Introducing The Hockey Writers’ Countdown to Puck Drop series. From now until the puck drops on the 2019-20 NHL’s regular season on Oct. 2 when the Toronto Maple Leafs host the Ottawa Senators, we’ll be producing content that’s connected to the number of days remaining on that particular day. Some posts may be associated with a player’s number, while others will be connected to a year or length of time. We’re really excited about this series as we take you through the remainder of summer in anticipation of the return of NHL hockey.
When the Vegas Golden Knights were announced as an expansion team in 2016, many envisioned a party atmosphere at the arena during games. Every expert and analyst expected this team to be a bottom dweller and not compete for their first few seasons, but from team owner Bill Foley, the players, and every full- and part-time employee, they had their sights set high and wanted to turn Sin City into a sports town.
They took the league by storm and broke every inaugural franchise record, not only in the NHL, but each major professional league. The team racked up 51 wins, which is not only the amount of days left until they open the season against their rival, the San Jose Sharks, but it shattered the previous league record.
The Golden Knights made it all the way to the Stanley Cup Final, but ultimately fell short of hockey’s holy grail as they lost in five games to the Washington Capitals. The season was filled with many memories and they showed the world that hockey has a home in the desert.
When a new franchise is awarded to a city and they begin to play, it is cause for celebration. However, the start of the Knights era was darkened by the heinous act that occurred at the Route 91 Harvest Festival on Oct. 1. The citizens of Las Vegas were scared and shook by that unfaithful evening.
With the team scheduled to start their season in Dallas on Oct. 6, they spent countless hours helping the community, visiting victims and first responders, and donating whatever they could to help their city. The home opener occurred on Oct. 10 and instead of having a big celebration as the first home game in team history, the organization made it about the town and honoring the victims along with all of the first responders.
Deryk Engelland made a speech after the ceremony that created a bond with the citizens of Las Vegas and a mutual love that carried the team throughout the season.
The Knights started the season 8-1 and after an 11-1-1 month of December, the league started to realize they were a real competitor. With the glut of assets management acquired at the expansion draft, they were able to make some noise at the trade deadline. They finished the season with 51 wins and 109 points, won the division, and finished eight points ahead of the Anaheim Ducks.
The previous expansion record was held by the Florida Panthers, who finished one game below .500 at 33-34-17. That management group did a good job of assembling talent and they were able to make their first postseason appearance in their third season. The Knights, obviously, did it in their first.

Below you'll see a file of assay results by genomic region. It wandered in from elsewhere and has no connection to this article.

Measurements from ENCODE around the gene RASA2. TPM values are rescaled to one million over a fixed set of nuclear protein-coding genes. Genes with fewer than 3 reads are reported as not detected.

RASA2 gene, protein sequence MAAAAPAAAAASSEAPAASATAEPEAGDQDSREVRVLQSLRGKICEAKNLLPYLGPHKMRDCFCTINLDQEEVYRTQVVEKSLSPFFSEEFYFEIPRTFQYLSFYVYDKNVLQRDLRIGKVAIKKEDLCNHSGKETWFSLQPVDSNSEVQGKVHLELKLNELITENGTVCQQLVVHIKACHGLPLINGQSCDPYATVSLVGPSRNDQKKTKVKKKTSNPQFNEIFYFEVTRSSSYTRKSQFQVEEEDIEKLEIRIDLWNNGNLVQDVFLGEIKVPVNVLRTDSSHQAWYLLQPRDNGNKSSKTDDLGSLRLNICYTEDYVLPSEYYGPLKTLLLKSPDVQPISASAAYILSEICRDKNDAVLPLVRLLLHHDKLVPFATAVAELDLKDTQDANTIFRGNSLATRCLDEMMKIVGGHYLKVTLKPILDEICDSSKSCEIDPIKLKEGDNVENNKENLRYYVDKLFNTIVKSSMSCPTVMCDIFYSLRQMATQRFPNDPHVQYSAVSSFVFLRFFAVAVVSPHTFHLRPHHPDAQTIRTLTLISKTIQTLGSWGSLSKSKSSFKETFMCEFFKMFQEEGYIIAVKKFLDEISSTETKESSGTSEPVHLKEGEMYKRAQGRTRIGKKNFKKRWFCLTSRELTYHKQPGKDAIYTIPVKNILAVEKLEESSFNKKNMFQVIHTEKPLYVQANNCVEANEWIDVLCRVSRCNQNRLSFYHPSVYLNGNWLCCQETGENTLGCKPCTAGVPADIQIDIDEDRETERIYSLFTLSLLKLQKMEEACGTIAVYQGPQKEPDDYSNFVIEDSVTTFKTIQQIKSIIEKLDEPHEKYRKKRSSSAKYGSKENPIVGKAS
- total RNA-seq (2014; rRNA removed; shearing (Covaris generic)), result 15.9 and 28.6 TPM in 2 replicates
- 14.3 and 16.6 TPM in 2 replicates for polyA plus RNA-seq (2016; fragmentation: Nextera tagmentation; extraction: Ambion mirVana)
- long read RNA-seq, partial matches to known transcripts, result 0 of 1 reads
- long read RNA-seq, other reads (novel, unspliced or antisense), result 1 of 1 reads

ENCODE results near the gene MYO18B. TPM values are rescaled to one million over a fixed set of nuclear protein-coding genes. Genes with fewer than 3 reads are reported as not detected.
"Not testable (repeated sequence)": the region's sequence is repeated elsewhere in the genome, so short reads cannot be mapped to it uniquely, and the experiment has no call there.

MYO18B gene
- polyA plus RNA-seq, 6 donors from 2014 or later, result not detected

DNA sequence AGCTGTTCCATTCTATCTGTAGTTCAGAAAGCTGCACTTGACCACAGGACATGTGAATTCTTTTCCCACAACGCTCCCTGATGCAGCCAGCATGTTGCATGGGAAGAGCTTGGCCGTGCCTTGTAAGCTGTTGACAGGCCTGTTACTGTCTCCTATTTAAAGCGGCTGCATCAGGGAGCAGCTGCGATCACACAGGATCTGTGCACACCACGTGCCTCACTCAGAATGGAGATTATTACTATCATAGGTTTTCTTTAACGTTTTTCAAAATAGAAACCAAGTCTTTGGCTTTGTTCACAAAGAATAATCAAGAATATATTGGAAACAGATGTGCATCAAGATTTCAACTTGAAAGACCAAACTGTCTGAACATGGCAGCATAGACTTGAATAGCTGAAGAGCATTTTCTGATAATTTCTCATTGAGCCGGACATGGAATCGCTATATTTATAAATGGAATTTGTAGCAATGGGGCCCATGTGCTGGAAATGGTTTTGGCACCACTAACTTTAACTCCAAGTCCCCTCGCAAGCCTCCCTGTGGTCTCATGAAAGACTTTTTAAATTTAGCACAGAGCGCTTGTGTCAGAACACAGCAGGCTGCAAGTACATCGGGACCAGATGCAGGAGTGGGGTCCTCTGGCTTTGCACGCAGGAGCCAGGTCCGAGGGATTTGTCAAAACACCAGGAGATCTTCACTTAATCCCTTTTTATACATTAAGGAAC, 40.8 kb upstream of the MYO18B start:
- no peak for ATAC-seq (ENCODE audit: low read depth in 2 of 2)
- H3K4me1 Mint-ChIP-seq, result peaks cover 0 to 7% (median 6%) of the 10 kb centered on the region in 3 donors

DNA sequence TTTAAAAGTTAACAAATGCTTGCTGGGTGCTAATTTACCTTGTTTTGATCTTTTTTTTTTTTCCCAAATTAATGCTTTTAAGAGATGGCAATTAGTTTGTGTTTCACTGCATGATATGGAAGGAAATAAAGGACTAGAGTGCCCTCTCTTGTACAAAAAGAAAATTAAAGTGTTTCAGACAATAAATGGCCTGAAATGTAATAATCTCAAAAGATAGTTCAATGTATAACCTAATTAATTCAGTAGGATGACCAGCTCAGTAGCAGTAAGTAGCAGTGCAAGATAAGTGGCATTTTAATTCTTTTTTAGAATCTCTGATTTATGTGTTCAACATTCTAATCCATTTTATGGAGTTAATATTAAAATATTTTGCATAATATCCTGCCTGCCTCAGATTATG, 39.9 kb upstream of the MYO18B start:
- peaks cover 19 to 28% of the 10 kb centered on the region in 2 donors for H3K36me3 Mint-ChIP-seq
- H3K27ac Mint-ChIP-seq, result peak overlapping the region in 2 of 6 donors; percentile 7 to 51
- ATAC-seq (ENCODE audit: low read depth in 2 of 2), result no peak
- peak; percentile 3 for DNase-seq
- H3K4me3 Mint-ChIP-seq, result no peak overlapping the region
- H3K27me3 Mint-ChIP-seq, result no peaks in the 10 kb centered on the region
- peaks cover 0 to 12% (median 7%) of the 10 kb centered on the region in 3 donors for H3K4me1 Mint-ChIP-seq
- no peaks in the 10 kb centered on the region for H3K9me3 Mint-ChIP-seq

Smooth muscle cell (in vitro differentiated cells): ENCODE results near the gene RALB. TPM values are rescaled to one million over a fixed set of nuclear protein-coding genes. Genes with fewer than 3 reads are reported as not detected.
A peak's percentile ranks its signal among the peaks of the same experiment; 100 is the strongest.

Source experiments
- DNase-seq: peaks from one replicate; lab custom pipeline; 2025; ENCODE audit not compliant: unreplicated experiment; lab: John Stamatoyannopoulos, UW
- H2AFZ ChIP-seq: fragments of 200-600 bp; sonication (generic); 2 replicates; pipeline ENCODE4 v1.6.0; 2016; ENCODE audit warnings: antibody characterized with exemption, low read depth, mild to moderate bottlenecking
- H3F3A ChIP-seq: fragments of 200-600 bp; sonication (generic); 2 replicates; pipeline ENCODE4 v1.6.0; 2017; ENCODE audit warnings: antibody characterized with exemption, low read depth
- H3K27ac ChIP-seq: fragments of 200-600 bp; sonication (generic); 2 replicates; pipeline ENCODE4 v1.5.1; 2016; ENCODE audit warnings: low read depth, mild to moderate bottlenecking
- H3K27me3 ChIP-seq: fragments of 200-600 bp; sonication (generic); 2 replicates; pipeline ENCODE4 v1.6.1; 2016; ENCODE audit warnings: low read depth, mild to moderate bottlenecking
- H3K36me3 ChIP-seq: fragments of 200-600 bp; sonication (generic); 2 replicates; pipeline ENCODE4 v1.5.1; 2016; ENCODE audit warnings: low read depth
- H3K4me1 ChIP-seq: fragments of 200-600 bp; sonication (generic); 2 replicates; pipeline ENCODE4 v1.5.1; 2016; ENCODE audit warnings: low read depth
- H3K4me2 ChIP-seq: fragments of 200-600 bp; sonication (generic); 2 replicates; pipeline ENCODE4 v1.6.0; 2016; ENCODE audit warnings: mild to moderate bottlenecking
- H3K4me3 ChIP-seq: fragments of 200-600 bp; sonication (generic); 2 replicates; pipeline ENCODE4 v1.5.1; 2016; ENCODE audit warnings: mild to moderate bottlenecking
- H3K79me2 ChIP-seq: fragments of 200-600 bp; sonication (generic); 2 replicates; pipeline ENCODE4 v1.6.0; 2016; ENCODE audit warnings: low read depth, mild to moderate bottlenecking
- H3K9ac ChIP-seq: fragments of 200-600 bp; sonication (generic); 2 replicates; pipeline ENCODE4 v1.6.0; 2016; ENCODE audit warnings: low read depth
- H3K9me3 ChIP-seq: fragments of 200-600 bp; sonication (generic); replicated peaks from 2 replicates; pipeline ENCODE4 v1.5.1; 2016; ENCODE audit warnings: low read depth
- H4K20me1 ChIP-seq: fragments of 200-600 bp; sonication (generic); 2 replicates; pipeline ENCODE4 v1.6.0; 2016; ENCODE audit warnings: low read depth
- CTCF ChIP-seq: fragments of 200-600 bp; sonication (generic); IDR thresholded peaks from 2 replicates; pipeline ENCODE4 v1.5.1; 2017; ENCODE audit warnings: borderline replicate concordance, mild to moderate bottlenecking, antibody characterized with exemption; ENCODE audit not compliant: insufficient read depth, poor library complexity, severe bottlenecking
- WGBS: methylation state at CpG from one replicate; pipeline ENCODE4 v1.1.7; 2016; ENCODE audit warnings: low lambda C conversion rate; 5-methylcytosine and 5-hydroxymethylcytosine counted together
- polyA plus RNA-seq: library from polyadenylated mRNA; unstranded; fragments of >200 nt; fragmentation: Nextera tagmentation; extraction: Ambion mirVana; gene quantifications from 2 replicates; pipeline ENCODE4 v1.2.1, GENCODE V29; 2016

The Knights finished behind the Predators and Jets in terms of points in the Western Conference, but since they won their division, they played the first wild card seed. They matched up against the Los Angeles Kings and swept them in four games. The Kings’ M.O. was a tight checking, defensive system and every game was decided by one goal. The Knights were able to beat them at their own game and became the first franchise to sweep a team in their inaugural season.
In the second round, they faced the San Jose Sharks and beat them in six games. After a 7-0 stomping in Game 1, the Sharks would battle back and the teams would alternate wins through the first four games. Game 5 and 6 were missions that the Knights completed, and they moved on to their first conference final in team history.
After slugging it out with the Nashville Predators, the Winnipeg Jets had home-ice advantage for the third round. After dropping the first game, the Knights responded with four-straight victories to move on to their first Stanley Cup Final.
Vegas joins the St. Louis Blues as the only other expansion franchise to make it to the Stanley Cup Final in their inaugural season. However, when the Blues joined the league, they entered when the NHL expanded from six to 12 teams. All six expansion organizations were put in the same division and one of them had to represent the West Division.
The Knights took Game 1 of the Cup Final versus the Capitals, but that is when the clock struck midnight. They lost the next four games, ending a historic first season for the expansion franchise.
In the other three major sports (MLB, NBA, and NFL), no team has finished above the .500 mark in their inaugural season. Vegas not only accomplished that feat, they shattered the mark and broke every expansion record.
- NHL: Florida Panthers — 33-34-17 (83 points)
- MLB: Los Angeles Angels — 70-91
- NBA: Chicago Bulls — 33-48
- NFL: Carolina Panthers — 7-9
They didn’t do it with hand-me-outs, either. George McPhee and his management group took players that other teams did not want and created a winning culture that propelled them to the top.
The Knights had a historic inaugural season, finishing with 51 wins. We are 51 days away from the start of the 2019-20 season and Vegas is hoping to make their third season better than their first and become the quickest expansion franchise to win a Stanley Cup.
Love watching every level of hockey. I have been writing for DobberProspects since 2016 and excited to be a part of THW.